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Self-Care for the School Year

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I'm not good at this whole self-care thing. Honestly, I'm probably the last person who should be talking about it. But this morning something happened, so instead of doing what I planned to do today, I'm writing this.  

Today I made time to do a 30 minute yoga practice before heading to work. This in itself is a big deal -I took time for myself. During that practice, the instructor suggested using a pillow or blanket “if you’d like to make this even more restorative,” and I took her suggestion, wrapping my arms around a blanket, sinking into a deep child’s pose.   

Then I burst into tears. 

It was immediate, primal, unabashed. And it was accompanied by the thought: What the hell??? Why was the invitation to restore myself -an invitation from a stranger on a video- causing such a visceral response? 

I continued the practice, and at each new invitation to let go or love myself, new tears fell to my mat. Clearly, some processing was in order. 

The best -and only- explanation I came up with was this: for some reason, I needed permission to let go. I needed permission to take the time to restore, to take care of myself. Why do we as teachers struggle to give ourselves permission to take care of ourselves? By extending that simple invitation, this yoga instructor gave me the opportunity and the permission to do something I didn’t realize I so desperately needed.   

So I’m extending the same invitation to you. As you start the school year, know two things:

  1. When you need time, you have permission to keep it.  This is NOT permission to ‘take’ time; the time is yours to begin with. You GIVE it away all day, every day. You have permission to KEEP your own time.
  2. If you'd like to make that time more restorative, feel free to _______ .

I don’t know what goes in your blank.  Today I thought I needed to do yoga, but apparently what I really needed was to just grab a blanket, curl up and cry. Perhaps you need to exercise.  Or have a chat with another teacher who gets it; one who won’t crap on your ideas or tell you how to fix things, but one who listens and supports. Maybe you need to meditate, eat a fancy piece of chocolate, go to Target (by yourself!), or take time for a date night (alone or with someone special).  To me, what goes in the blank is less important that giving yourself permission to fill the blank.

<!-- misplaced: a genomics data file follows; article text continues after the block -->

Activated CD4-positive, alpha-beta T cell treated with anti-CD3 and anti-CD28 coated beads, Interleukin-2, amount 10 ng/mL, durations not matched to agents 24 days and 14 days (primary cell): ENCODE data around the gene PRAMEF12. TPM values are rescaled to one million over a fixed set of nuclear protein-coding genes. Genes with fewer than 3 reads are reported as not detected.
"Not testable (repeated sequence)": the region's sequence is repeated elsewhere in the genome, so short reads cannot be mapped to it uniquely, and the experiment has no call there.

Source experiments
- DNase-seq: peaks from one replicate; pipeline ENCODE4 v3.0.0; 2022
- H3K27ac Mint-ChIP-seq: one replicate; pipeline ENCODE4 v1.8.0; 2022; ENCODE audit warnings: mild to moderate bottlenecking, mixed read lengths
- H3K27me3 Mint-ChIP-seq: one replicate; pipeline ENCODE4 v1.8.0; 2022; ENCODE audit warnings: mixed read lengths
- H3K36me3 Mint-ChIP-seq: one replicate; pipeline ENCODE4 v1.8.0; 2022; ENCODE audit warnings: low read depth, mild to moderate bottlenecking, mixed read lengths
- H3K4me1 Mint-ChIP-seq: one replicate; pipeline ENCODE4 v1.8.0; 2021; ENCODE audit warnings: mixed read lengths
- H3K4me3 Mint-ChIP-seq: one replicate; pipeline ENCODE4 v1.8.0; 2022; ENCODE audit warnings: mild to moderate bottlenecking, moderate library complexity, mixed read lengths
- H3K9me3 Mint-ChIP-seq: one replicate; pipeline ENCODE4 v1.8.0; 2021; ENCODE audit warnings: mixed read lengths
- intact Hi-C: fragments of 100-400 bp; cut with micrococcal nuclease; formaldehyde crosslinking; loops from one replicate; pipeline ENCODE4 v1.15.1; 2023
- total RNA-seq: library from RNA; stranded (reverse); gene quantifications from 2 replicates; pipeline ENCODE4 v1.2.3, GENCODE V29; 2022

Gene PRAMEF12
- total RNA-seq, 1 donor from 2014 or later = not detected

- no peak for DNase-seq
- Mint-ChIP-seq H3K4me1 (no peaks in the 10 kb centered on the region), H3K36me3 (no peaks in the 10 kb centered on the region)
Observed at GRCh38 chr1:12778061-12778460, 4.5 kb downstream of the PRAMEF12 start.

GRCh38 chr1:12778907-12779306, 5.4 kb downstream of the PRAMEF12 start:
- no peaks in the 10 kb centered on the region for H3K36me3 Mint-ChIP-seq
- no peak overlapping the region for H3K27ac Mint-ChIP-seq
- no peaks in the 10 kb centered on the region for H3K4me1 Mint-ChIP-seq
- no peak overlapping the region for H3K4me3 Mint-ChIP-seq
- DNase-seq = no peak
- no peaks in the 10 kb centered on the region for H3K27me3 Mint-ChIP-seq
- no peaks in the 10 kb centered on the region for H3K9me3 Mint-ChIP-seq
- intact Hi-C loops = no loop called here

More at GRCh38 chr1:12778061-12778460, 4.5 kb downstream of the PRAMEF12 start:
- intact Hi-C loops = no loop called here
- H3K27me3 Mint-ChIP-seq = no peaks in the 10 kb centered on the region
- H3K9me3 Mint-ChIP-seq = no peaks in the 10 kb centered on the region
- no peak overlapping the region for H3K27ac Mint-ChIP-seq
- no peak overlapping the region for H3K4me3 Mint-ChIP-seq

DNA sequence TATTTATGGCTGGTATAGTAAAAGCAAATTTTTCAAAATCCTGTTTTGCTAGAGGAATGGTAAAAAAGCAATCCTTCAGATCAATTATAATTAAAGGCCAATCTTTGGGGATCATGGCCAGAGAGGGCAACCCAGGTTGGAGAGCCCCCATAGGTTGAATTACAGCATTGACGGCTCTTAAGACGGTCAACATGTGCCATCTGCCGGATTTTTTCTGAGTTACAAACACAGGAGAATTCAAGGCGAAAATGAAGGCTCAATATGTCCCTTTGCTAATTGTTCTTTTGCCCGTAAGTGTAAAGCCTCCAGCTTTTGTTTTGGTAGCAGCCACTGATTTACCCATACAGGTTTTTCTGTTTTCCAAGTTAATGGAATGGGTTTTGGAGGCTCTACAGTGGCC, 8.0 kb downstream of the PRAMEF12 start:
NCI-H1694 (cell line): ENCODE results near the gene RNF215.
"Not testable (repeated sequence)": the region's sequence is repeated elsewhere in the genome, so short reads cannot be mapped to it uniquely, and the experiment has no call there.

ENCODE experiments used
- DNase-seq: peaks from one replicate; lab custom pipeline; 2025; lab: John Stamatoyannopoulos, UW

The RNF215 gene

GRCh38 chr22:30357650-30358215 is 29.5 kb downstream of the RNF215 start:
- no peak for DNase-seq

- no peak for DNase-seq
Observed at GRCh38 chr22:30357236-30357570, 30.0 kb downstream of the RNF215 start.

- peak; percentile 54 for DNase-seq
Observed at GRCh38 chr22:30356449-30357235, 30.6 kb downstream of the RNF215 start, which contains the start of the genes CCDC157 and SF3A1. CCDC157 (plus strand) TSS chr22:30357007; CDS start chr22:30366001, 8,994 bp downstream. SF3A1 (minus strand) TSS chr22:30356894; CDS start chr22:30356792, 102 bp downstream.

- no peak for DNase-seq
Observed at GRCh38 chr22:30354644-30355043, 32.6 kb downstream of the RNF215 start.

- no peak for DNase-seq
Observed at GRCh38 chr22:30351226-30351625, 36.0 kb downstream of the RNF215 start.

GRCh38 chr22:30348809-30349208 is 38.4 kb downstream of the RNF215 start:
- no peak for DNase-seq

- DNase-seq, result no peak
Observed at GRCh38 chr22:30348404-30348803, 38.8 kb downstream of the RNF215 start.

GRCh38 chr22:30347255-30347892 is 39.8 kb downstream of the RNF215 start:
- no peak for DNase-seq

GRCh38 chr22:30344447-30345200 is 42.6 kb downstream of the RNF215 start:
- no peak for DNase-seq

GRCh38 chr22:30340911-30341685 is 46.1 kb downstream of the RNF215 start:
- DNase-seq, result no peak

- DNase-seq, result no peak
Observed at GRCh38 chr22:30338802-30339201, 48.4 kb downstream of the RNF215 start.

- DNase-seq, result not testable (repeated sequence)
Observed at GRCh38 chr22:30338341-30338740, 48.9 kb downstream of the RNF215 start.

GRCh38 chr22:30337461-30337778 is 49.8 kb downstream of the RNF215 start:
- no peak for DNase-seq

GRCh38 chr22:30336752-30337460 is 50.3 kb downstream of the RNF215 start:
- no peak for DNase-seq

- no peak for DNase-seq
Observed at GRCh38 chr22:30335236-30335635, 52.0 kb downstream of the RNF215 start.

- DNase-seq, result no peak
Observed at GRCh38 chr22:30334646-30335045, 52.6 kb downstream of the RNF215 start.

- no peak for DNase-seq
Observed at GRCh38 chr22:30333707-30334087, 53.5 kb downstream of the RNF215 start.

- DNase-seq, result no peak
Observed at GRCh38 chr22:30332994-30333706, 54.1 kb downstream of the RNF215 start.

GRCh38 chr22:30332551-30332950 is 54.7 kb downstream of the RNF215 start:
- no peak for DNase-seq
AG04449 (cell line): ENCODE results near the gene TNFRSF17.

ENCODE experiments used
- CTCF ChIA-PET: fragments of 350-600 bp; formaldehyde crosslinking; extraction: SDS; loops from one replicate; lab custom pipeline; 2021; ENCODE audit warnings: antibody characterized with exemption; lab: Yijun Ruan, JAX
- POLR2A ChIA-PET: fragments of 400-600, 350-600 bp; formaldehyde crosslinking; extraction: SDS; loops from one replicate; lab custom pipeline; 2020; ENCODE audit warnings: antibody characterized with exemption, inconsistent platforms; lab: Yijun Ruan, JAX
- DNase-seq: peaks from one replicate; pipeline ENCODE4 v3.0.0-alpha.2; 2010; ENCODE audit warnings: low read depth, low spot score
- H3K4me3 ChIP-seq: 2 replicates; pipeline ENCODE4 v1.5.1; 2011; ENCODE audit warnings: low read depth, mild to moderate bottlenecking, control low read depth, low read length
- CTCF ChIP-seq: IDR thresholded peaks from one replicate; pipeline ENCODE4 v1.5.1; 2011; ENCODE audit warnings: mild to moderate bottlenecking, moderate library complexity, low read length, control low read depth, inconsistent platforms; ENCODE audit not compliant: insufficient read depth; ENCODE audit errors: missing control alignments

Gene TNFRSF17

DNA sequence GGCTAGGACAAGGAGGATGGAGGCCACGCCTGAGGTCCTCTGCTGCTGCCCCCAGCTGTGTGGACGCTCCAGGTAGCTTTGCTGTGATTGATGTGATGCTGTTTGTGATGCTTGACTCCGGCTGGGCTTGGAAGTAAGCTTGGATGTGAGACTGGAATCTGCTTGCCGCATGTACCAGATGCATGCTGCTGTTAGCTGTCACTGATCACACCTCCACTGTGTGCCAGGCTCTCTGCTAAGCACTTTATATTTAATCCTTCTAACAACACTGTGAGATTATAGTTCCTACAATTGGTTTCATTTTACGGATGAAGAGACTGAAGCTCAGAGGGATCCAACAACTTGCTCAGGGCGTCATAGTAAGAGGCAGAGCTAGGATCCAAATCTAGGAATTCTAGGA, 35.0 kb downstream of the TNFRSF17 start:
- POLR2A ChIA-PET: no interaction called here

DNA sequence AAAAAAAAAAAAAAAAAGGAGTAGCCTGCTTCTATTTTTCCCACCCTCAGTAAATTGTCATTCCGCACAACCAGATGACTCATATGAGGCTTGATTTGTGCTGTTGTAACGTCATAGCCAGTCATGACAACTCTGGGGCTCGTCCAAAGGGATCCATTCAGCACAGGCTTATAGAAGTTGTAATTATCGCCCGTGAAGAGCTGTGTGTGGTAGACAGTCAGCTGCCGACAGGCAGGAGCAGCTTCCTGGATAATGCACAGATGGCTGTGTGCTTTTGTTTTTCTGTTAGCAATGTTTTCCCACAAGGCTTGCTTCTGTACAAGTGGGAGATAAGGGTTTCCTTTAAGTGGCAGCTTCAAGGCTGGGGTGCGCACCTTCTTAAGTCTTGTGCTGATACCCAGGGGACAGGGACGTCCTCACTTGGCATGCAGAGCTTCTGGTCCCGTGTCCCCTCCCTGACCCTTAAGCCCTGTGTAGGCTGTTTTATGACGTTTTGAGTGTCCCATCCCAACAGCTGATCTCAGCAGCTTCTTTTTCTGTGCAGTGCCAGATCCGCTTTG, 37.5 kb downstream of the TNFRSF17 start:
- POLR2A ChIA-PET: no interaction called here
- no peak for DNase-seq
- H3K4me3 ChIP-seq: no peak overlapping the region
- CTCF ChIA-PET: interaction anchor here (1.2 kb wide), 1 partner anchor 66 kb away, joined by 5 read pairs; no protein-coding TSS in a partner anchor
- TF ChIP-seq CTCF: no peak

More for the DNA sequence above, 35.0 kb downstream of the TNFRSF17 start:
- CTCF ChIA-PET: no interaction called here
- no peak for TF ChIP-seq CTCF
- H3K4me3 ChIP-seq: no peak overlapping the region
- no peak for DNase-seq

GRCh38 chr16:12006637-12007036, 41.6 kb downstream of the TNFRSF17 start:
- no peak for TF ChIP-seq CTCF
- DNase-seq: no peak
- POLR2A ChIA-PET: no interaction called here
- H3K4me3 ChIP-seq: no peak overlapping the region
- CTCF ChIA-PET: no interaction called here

Teaching is exhausting.  It’s exciting and wonderful and challenging and frustrating and beautiful. And exhausting.  As teachers, we naturally give our heart, our energy, and our spirit to others. You can’t expect to GIVE all day without needing to recharge, to restore.  You need to keep some time so you are able to give your time to others. 

I’m not saying for a second that that's easy. As I said, I’m the last person who should be writing about taking care of yourself. (Notice how many times above I said I 'took' time for myself today?) For the past decade as a teacher, my work-life balance has basically been non-existent: My partner lamented that my students were more important to me than he was, my family commented that despite me living in the same town as them they never saw me, and the idea of being social was a non-starter. (Processing the guilt I feel for not giving enough to my students, my partner, my family, let alone myself is a whole other conversation…)

But today I was reminded of just how important taking -no- KEEPING time for myself is. It’s important that sometimes “all you need to do right now is release and relax and enjoy these few moments in peace and calm.” Cause when we do, we're able to be more present for those around us. 

To you and to your restoration throughout the school year: keep your time and fill in your blank. 

Darcy Bakkegard

Darcy Bakkegard Teacher Ambassador Twitter: @DBakkegard

Darcy Bakkegard is the Teacher Ambassador for Prairie Public Broadcasting in Fargo, ND where she leads professional development workshops, webinars, and 1:1 training for teachers across the state. With 10 years of experience teaching English and Theatre in public and private, rural and suburban, and international schools, she has taught every type of learner.  Building from a BA in Theatre and years in educational theatre, Darcy specializes in interactive strategies for the classroom, meaningful technology integration, and how to build meaningful relationships with students. Along with a Master’s Degree in Secondary English Education, Darcy is a Level 1 Certified Google Educator and EdPuzzle Certified Teacher. She has presented workshops at the National Council of Teacher of English National Convention, the International School Conference of Turkey, the International Rural Education Symposium, and the Fargo-Moorhead Metro Area Tech Camp.

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